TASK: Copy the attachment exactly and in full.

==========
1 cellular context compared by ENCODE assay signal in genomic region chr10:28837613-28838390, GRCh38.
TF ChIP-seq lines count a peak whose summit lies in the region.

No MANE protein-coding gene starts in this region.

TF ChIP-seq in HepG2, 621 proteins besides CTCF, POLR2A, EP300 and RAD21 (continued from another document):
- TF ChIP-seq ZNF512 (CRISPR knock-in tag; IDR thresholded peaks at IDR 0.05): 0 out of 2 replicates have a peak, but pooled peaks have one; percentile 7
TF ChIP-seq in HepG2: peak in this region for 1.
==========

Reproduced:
1 cellular context compared by ENCODE assay signal in genomic region chr10:28837613-28838390, GRCh38.
TF ChIP-seq lines count a peak whose summit lies in the region.

No MANE protein-coding gene starts in this region.

TF ChIP-seq in HepG2, 621 proteins besides CTCF, POLR2A, EP300 and RAD21 (continued from another document):
- TF ChIP-seq ZNF512 (CRISPR knock-in tag; IDR thresholded peaks at IDR 0.05): 0 out of 2 replicates have a peak, but pooled peaks have one; percentile 7
TF ChIP-seq in HepG2: peak in this region for 1.